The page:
Recently, I had the honor of serving as a judge for the Festival of Media Global Awards. It’s always tremendously inspiring to look at some of the top case studies coming from other companies, and even more so when there’s a global lens. Ultimately in media, if you’re never looking outside your own market, then you’re thinking too small. This is my take on what resonated.
1) What did you learn from the judging experience? Any key insights / trends?
I saw some incredible work which put forward provocative ideas, grew market share for brands, and most notably of all, drove real social good in the marketplace. In looking at these amazing programs and beyond, there were two key insights that I took away from the judging experience:
1) Above all, just tell a really simple story. Make it human, make it easy to understand. And tone down the hyperbolic language while you’re at it. Your campaign probably isn’t the first in the world. If it is, it’s likely because you made it niche, as the “first truly experiential customer activation leveraging AR and chatbots.” What’s a first for your category or region may not be a first in the landscape overall – and first doesn’t make it the best either. Understand the backdrop of where you’re being judged; before you claim something as a “first,” do the research to see what else is out there.
2) The strategy and the results need a clear connection to the campaign objective. There were a number of submissions which showcased interesting work, but in the end, what they achieved didn’t tie back to their goals. They either didn’t measure the right things, or they just didn’t get the results in the areas they wanted. You can’t make up for that with the marketer’s equivalent of a bait-and-switch. Show that you’ve accomplished what you set out to do in the first place. Making it tangible is critical, but only in support of the right metrics – so if the objective was a conversion to a sale, don’t brag about the countless ‘free’ PR impressions you generated to raise awareness.
2) What surprised you?
Just how many of the best submissions weren’t omnichannel programs, but executions that focused on one or two specific channels, or innovative uses of a channel, instead. While it may sound pedestrian, the lesson here is not to force a 360 campaign; just because it’s integrated doesn’t make it good. Yes, there are plenty of great omnichannel campaigns but if you have a smart idea that works on mobile, do it justice by giving it the execution it deserves on that channel, instead of trying to force it across platforms.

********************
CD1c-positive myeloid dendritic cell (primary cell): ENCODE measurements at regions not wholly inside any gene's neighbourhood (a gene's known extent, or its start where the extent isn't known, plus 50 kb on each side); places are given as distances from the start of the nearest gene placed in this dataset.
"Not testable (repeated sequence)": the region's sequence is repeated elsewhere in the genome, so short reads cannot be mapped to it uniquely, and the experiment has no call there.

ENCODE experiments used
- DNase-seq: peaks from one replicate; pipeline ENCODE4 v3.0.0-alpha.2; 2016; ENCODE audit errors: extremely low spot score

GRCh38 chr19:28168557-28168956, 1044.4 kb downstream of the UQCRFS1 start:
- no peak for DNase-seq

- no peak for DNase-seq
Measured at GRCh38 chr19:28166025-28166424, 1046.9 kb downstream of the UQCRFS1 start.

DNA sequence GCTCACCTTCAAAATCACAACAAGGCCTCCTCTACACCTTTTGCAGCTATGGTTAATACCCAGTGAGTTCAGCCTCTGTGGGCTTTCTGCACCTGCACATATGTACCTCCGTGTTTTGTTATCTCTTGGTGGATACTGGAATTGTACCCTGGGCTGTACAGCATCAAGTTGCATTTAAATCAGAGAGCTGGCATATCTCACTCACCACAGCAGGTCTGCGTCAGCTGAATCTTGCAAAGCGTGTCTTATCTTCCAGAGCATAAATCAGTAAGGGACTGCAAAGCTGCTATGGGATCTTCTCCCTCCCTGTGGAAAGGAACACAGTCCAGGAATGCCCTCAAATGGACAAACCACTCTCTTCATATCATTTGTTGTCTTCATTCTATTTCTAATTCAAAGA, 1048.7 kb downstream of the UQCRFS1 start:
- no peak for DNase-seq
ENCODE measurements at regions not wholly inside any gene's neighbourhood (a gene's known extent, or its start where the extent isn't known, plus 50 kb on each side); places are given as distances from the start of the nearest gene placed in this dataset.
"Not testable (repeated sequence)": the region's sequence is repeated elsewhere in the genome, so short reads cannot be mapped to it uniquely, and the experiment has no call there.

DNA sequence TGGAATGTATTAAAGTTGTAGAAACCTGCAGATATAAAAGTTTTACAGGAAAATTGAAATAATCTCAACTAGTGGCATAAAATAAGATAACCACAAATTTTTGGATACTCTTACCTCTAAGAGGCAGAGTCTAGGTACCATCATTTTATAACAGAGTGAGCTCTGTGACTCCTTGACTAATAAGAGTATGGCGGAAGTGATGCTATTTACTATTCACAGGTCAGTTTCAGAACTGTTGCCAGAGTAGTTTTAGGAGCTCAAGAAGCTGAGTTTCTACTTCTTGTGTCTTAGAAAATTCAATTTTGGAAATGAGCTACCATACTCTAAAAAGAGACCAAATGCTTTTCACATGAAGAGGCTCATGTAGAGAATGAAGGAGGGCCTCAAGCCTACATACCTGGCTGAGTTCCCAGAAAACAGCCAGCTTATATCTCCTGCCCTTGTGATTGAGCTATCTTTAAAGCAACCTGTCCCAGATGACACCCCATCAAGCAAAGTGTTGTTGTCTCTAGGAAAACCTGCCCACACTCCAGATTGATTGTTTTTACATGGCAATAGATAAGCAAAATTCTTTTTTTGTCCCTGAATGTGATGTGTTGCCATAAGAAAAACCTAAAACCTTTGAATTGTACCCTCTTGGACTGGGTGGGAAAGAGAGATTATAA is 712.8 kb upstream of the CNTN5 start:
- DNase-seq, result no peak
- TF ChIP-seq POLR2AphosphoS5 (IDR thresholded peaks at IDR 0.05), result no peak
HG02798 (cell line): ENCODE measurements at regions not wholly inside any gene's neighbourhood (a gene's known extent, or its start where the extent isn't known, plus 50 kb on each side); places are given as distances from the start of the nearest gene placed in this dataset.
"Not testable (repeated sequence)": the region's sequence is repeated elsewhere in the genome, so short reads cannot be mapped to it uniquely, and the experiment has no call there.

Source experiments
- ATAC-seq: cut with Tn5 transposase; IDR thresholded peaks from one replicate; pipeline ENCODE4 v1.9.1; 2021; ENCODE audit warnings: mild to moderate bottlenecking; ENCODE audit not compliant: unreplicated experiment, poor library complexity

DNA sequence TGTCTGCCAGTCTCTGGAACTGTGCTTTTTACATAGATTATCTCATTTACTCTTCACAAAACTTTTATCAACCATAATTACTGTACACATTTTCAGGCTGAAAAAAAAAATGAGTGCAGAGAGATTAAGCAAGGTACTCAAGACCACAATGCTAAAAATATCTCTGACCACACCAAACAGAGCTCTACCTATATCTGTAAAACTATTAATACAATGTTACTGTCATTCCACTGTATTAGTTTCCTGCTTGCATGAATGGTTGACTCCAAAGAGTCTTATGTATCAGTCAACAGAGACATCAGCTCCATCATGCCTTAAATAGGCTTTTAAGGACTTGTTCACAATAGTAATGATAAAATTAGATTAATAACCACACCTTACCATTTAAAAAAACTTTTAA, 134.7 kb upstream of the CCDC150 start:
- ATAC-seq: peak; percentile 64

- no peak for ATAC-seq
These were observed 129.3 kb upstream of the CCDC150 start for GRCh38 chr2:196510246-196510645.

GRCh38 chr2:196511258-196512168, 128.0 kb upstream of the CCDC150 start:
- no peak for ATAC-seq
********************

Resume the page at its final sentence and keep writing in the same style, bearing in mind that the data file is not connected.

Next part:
3) What was your favorite entry and why?
During the first round of judging, two of my favorite entries were:
1) Pocket Dentist. This Colgate campaign solved for a real, human need – the lack of dental care and information available to rural populations in India. Knowing that 80% of these households had access to a basic cellphone but without data, the campaign set up free phone consults. After getting a missed call on your phone, you could call back to either get commonly asked dental questions answered via a voice recognition system in real-time, or get connected with a live dentist to address more complicated questions. It was smart, thorough, and well-executed via a mobile solution.
2) The Right Search. This campaign from French newspaper Libération sought to combat fake news during the 2017 French presidential election. The insight was simple: that we’ve come to value speed over rigor and depth, when it comes to news, a behavior which is beginning to lend itself to fake news – especially when we just search for a given topic. So, they launched CheckNews.fr, a search engine wherein consumers could type in questions, and then Libération journalists would come back to them within a few hours with answers backed up by real facts. They replaced algorithms with real human beings, showing the depth and accountability of the paper – another great example of a clear idea brilliantly executed through a media channel that they created.
And then during the last round of judging, I found Cerveza Victoria’s Lady Prieta campaignfrom Mexico to be phenomenal. The data showed that 80% of Mexicans have brown skin – yet 90% of advertising in Mexico doesn’t feature them, marginalizing the native people of the country. The campaign tackled this taboo topic with the goal of shocking the country into demanding change. It was a very bold move for a beer brand, which was so ingrained in (and part of defining) the cultural fabric of that market, to take a stand on that inequality. For a company with a huge market share, it could have gone either way – but taking a stand and using content to spark the debate was a great way to make a difference and grow share in a challenged category.
Read it on LinkedIn.